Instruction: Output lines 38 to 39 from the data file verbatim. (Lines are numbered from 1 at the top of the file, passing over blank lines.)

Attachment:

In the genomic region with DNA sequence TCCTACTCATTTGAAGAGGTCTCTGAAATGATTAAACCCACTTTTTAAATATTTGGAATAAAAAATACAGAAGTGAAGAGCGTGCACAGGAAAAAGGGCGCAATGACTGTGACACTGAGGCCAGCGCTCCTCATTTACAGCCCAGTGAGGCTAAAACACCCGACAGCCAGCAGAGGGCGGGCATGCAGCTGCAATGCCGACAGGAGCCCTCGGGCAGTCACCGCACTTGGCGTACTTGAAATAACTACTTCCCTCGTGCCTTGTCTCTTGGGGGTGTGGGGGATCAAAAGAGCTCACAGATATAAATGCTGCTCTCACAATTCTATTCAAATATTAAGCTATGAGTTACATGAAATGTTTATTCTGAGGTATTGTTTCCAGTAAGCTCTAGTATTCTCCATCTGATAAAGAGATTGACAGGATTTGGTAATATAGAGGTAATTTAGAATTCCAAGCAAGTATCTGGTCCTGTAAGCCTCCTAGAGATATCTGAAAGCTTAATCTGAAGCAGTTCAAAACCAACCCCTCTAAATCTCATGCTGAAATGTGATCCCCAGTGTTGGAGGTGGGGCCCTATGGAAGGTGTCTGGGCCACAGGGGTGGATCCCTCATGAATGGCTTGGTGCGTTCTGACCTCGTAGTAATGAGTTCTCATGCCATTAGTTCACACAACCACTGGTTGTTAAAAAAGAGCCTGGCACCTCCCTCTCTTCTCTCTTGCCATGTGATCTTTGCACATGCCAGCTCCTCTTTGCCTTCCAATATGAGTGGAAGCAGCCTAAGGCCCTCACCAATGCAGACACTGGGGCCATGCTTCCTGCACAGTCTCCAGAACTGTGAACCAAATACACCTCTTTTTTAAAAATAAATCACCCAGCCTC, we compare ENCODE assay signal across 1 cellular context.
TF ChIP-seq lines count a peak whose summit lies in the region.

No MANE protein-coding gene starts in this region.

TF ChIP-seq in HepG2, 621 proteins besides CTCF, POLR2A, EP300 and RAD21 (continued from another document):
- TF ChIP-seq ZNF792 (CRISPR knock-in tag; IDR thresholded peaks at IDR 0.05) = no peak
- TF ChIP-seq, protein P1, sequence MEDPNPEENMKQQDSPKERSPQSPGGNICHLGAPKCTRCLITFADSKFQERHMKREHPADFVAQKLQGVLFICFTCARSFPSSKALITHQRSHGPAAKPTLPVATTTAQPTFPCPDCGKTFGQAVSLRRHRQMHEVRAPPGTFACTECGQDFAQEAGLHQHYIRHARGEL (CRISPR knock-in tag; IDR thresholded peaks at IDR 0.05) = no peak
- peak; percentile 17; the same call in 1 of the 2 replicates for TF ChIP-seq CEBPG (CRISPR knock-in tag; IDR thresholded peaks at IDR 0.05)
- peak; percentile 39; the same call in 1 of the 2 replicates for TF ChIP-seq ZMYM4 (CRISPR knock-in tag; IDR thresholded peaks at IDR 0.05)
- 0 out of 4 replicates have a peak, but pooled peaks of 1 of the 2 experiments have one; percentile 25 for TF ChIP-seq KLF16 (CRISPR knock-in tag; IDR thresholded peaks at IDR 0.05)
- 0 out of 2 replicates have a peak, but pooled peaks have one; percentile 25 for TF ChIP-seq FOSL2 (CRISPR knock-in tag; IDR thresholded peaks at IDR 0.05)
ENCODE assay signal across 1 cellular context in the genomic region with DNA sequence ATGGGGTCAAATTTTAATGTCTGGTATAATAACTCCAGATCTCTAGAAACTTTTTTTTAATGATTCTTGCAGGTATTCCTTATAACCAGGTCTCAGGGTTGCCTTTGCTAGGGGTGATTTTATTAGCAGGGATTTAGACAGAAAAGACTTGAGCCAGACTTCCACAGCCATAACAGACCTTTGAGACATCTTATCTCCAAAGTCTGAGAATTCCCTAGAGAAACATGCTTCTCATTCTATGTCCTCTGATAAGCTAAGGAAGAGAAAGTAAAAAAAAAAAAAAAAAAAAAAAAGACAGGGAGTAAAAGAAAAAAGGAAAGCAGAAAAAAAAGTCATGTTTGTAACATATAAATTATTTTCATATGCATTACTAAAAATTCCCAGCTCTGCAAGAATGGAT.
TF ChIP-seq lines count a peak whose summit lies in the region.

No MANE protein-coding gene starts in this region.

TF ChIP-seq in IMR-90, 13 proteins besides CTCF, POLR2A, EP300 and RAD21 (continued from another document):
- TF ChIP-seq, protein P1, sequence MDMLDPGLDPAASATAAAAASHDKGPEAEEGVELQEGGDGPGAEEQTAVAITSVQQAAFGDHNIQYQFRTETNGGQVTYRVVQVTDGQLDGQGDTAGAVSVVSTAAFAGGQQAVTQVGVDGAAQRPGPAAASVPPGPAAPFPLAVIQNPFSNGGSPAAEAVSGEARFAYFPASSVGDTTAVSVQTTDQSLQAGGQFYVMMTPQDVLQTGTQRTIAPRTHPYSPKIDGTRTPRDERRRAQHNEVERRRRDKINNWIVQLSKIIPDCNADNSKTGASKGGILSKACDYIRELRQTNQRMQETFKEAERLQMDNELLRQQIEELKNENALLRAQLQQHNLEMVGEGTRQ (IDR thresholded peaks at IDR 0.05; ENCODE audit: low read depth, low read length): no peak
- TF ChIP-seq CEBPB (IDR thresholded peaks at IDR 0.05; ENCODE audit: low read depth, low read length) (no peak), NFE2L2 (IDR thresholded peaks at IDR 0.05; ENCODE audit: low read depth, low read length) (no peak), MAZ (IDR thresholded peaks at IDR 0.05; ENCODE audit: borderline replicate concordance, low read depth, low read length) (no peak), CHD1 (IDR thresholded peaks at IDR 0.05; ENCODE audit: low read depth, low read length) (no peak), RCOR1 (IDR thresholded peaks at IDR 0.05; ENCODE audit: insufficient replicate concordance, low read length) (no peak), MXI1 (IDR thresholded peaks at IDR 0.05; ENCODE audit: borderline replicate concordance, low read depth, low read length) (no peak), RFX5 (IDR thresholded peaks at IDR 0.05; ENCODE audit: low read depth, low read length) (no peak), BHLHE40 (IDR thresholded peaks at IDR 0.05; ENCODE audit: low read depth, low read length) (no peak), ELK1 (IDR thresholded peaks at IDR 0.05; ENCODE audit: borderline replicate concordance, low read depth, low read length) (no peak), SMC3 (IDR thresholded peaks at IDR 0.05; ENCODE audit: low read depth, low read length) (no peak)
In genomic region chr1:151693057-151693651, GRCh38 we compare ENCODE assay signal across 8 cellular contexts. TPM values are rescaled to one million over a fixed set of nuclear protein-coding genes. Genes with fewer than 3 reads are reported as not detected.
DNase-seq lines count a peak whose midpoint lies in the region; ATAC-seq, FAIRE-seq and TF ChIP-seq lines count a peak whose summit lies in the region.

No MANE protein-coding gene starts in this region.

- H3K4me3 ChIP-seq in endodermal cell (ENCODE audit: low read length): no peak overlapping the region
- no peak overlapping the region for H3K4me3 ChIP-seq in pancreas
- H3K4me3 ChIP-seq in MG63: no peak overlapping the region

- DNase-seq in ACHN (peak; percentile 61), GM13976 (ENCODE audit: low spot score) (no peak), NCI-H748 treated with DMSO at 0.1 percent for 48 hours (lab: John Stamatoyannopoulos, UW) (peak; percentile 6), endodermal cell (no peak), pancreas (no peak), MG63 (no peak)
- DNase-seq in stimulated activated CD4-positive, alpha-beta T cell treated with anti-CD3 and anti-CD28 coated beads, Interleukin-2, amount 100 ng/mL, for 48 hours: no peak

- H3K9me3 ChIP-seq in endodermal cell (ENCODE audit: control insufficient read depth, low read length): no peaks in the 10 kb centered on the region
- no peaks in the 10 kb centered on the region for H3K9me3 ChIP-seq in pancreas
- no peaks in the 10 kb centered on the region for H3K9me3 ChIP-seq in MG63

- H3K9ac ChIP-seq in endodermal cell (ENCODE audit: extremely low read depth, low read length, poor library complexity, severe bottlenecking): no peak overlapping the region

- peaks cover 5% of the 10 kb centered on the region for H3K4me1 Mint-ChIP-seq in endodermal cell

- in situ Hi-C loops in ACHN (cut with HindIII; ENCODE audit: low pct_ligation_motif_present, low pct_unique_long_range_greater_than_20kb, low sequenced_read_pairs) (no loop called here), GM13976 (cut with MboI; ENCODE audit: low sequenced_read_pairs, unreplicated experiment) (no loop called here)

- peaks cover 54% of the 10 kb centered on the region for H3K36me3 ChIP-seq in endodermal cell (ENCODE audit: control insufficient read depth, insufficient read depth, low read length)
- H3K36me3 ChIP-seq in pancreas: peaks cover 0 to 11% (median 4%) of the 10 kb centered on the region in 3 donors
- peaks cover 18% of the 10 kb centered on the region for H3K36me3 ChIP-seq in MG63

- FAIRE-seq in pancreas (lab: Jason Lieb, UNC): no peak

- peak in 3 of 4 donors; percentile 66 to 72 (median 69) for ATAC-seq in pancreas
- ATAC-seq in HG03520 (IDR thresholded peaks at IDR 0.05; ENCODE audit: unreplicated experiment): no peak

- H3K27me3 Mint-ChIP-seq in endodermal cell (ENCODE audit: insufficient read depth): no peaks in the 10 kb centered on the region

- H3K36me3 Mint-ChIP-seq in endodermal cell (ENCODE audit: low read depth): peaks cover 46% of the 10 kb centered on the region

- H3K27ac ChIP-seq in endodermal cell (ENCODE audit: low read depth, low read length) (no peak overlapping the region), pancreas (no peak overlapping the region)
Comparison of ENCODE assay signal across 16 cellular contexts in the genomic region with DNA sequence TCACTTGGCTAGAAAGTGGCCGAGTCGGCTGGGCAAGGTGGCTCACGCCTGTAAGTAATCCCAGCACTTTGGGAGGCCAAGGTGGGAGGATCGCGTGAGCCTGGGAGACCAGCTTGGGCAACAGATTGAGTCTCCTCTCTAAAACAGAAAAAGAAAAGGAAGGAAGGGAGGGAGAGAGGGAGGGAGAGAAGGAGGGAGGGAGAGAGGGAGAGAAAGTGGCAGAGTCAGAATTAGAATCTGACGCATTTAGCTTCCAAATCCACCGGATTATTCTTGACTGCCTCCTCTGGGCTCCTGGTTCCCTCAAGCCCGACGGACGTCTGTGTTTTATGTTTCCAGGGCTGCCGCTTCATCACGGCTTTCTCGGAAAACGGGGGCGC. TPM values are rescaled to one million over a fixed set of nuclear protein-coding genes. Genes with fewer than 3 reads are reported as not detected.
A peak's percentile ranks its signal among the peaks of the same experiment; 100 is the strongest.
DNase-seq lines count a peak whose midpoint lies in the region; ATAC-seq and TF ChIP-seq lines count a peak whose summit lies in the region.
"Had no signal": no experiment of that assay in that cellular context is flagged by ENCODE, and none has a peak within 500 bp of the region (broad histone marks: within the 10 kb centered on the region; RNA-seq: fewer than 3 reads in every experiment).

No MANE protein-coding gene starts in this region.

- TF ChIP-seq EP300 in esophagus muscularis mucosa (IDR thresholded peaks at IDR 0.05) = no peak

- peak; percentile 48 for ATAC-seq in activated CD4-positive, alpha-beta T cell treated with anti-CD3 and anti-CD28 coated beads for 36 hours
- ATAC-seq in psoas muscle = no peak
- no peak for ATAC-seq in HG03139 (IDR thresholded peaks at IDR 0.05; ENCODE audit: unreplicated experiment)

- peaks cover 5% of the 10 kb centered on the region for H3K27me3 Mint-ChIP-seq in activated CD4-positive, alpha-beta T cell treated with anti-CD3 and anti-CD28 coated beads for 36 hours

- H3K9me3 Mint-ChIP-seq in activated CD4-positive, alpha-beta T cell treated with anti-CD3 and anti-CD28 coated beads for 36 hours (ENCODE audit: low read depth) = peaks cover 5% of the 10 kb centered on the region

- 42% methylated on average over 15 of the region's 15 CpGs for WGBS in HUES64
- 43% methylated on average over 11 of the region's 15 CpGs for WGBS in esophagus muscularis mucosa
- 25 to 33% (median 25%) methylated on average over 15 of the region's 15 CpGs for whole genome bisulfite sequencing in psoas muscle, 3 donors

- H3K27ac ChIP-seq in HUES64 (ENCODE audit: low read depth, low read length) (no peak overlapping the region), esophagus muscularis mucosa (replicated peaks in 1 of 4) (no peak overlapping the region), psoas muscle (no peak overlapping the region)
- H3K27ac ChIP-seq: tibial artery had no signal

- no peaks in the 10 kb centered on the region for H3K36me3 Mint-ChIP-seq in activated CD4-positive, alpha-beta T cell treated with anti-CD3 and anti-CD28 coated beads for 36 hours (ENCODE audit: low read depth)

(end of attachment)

- H3K36me3 Mint-ChIP-seq in endodermal cell (ENCODE audit: low read depth): peaks cover 46% of the 10 kb centered on the region

- H3K27ac ChIP-seq in endodermal cell (ENCODE audit: low read depth, low read length) (no peak overlapping the region), pancreas (no peak overlapping the region)